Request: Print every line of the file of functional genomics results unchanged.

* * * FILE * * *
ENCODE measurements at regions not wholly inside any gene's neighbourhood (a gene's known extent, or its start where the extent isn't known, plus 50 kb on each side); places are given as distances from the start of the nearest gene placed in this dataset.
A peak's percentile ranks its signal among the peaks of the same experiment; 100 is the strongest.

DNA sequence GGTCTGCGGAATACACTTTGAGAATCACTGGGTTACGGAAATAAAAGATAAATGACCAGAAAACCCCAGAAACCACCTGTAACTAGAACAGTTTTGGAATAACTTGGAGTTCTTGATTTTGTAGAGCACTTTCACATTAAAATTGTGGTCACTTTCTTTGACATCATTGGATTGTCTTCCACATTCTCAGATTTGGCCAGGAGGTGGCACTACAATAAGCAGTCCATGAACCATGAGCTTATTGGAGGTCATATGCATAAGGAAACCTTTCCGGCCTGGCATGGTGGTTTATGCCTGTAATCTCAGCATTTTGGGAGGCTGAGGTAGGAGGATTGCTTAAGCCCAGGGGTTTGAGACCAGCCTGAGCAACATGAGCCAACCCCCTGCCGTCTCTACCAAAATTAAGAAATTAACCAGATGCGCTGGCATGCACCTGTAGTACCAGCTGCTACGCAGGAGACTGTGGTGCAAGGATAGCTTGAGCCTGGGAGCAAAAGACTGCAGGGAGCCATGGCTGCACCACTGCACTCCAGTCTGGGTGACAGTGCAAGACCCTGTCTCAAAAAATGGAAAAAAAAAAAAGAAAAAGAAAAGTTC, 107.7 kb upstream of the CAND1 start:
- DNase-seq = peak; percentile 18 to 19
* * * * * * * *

ENCODE measurements at regions not wholly inside any gene's neighbourhood (a gene's known extent, or its start where the extent isn't known, plus 50 kb on each side); places are given as distances from the start of the nearest gene placed in this dataset.
A peak's percentile ranks its signal among the peaks of the same experiment; 100 is the strongest.

DNA sequence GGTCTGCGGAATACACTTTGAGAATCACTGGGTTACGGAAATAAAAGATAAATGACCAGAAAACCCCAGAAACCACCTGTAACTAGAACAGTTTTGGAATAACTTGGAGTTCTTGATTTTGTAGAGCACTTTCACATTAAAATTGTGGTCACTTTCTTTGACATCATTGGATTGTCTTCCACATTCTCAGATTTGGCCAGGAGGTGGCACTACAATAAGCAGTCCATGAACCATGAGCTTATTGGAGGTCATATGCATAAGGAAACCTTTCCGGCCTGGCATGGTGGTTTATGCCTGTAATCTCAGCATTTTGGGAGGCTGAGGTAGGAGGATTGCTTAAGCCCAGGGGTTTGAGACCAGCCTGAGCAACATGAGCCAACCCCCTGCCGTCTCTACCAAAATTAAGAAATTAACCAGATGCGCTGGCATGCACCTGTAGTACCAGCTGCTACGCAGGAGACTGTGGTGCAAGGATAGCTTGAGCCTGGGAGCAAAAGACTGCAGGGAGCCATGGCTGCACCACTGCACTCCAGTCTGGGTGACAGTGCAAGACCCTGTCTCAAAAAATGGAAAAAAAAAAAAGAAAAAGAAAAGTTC, 107.7 kb upstream of the CAND1 start:
- DNase-seq = peak; percentile 18 to 19